Badpuppy Gay Today

Tuesday, 07 October 1997

RULING SHOULD GRANT EUROPEWIDE PROTECTIONS

AUTHORITIES SMASH KOREAN QUEER FILM FEST
COURT ORDERS COSTA RICA TO PROVIDE AIDS DRUGS


Rex Wockner's Weekly International News Report

 

RULING SHOULD GRANT EUROPEWIDE PROTECTIONS

A preliminary European Court of Justice ruling in a British lesbian's dispute with her employer likely will result in Europewide protections for gay and lesbian workers.

Lisa Grant sued South West Trains for refusing to give her lover the travel benefits accorded heterosexual employees' partners. She was represented by Cherie Booth, wife of British Prime Minister Tony Blair.

In a tentative ruling Sept. 30, the court's Advocate General declared that the train company discriminated against Grant based on her gender in violation of Article 119 of the European Community Treaty.

If, as expected, the advocate's decision is upheld by the full court later this year, it will become illegal throughout the 15- nation European Union for employers to treat employees differently because of the gender of their domestic partner.

AUTHORITIES SMASH KOREAN QUEER FILM FEST

Authorities smashed South Korea's "1st Seoul Queer Film & Video Festival" hours before it was set to open Sept. 19 at Yonsei University.

Officials from Seoul's Soedaemun District, where the university is located, delivered an order canceling the festival for alleged failure to register with the government.

They threatened to seize the equipment and films and fine organizers $22,000 if they went ahead with the program.

At the same time Yonsei University withdrew its support, threatening to cut electricity to the building. The university reportedly came under pressure from alumni whose donations helped build the theater in which the films were to be screened.

The festival was set to run through Sept. 25 offering 85 movies from around the globe. Organizers promise to return in a matter of weeks with a second attempt to stage the event.

Messages of support can be e-mailed to festival organizers at queer21@interpia.net or posted to The 1st Seoul Queer Film & Video Festival, Nakwon-dong 195-1, Midong Building #301, Chongno-ku Seoul, South Korea.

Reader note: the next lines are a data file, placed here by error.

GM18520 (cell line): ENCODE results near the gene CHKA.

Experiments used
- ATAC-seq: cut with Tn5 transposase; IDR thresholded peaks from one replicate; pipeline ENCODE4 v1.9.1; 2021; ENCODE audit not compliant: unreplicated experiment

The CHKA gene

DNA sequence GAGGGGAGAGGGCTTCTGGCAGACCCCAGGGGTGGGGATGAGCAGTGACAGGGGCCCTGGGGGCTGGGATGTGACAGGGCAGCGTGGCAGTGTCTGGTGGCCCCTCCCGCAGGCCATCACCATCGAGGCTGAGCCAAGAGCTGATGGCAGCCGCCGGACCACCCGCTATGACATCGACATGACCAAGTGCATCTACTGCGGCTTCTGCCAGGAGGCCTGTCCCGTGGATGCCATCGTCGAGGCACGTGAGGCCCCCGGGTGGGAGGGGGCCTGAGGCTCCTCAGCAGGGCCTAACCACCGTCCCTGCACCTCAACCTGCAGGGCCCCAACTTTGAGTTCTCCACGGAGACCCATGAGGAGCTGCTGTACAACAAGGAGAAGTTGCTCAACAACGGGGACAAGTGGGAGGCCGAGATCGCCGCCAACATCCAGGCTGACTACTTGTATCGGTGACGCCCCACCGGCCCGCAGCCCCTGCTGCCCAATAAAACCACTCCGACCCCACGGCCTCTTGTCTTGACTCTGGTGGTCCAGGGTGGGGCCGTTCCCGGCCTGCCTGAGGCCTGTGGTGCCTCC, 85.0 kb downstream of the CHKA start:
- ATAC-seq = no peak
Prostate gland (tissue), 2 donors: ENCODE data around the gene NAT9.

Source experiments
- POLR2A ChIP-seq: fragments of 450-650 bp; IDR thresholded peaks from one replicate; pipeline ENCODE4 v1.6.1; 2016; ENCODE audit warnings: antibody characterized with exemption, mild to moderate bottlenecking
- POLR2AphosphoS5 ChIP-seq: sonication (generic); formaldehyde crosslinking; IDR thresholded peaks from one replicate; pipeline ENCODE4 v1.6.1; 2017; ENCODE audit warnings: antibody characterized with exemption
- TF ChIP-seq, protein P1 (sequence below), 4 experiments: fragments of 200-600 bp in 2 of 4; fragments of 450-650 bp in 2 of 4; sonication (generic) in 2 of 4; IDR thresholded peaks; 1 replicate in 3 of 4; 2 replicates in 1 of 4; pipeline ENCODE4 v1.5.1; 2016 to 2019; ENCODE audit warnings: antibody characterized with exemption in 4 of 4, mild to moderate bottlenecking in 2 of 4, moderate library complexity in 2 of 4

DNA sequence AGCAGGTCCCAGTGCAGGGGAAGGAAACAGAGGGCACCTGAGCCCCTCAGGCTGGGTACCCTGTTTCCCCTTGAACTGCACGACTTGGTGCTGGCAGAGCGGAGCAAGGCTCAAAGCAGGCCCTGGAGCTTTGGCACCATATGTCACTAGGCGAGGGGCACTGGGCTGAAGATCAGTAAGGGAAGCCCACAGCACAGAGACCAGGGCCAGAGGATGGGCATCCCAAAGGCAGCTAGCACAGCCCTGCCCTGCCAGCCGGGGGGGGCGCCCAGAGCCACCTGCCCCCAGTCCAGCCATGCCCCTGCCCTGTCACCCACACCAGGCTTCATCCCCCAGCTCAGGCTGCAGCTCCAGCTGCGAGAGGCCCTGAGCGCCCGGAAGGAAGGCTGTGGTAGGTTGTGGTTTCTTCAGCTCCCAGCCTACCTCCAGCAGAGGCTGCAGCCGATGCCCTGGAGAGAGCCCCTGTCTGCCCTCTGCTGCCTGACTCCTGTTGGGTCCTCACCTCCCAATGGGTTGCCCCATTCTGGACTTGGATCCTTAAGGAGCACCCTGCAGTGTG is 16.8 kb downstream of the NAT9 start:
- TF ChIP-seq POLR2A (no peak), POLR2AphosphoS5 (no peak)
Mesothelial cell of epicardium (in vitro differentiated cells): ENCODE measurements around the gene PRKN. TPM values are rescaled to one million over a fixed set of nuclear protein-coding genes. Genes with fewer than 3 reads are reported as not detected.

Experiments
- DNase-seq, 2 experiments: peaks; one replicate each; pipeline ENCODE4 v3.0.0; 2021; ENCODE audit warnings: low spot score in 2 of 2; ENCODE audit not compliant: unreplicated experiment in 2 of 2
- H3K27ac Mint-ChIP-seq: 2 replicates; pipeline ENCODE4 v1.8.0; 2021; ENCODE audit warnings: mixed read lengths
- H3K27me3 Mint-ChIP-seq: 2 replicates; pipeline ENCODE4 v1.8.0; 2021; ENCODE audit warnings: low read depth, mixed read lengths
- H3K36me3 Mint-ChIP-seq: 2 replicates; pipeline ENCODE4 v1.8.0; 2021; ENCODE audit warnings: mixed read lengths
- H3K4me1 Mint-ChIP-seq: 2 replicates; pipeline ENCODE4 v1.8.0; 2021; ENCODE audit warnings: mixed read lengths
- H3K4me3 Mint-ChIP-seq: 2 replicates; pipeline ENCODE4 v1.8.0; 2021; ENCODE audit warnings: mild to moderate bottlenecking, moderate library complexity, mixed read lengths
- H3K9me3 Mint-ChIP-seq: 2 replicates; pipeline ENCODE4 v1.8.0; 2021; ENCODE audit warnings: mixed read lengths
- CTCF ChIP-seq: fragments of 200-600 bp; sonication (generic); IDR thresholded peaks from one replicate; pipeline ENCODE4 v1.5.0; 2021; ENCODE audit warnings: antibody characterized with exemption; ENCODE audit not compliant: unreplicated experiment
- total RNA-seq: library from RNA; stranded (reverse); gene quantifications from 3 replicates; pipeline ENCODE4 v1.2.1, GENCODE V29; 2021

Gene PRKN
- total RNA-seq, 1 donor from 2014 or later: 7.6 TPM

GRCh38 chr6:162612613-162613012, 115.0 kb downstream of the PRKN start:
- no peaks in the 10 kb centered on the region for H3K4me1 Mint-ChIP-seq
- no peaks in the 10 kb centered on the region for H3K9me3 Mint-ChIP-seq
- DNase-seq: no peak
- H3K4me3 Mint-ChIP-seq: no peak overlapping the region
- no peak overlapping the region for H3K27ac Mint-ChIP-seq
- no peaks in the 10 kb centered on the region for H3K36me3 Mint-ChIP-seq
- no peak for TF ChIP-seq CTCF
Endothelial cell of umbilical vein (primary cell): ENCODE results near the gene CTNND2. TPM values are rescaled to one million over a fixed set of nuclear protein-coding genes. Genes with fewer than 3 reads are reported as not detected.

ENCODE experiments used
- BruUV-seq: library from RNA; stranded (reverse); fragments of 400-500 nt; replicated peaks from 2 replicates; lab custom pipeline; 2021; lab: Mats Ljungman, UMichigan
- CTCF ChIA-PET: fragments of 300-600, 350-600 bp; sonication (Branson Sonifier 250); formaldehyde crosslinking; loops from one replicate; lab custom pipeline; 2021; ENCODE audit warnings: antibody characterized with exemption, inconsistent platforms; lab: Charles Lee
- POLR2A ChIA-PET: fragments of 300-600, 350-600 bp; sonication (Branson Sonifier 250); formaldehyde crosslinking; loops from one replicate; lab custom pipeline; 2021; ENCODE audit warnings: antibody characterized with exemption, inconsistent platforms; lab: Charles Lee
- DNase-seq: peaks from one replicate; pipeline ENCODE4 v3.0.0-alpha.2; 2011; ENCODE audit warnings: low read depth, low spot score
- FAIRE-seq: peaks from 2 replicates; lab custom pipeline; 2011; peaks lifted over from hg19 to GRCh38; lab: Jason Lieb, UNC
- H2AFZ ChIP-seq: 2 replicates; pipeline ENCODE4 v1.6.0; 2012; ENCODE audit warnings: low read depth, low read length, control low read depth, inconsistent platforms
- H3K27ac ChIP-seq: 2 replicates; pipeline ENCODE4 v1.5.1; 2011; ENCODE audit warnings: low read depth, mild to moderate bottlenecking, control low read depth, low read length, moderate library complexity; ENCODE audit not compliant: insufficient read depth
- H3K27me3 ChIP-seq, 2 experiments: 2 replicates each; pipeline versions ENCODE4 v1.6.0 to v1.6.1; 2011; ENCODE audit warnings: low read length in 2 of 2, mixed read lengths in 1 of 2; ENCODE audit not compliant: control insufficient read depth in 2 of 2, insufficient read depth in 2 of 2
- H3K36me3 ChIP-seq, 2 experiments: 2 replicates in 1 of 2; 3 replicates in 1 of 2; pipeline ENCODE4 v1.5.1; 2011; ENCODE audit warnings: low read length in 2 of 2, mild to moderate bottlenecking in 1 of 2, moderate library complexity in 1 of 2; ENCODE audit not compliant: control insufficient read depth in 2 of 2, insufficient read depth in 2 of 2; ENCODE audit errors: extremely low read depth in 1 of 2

COURT ORDERS COSTA RICA TO PROVIDE AIDS DRUGS

The Costa Rican Supreme Court last week ordered the nation's government-run health-care system to buy anti-HIV "cocktail" drugs for four people with AIDS who had filed suit over the matter.

It is expected that the ruling will extend to other HIV-positive Costa Ricans.

The first and decisive ruling came in the case of severely ill psychology student William Garcia, 29, who launched his suit August 28. Garcia presented the court with prescriptions (for AZT, 3TC and Crixivan) that the socialized medicine system, Caja Costarricense de Seguro Social (CCSS), had refused to fill. He also provided proof that he had paid the required 23 percent of his salary into the health-care system during the years he had been employed.

CCSS continues to claim there is no proof the drugs work, that they have debilitating side effects, and that they are too expensive.

Costa Rica, population 3 million, is prosperous by Latin American standards. According to gay activists, about 300 people, mostly gay men, need the anti-HIV drugs right now.

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Rex Wockner's Weekly International News dating back to mid-1994 is fully searchable at http://www.wockner.com

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1997 BEI; All Rights Reserved.
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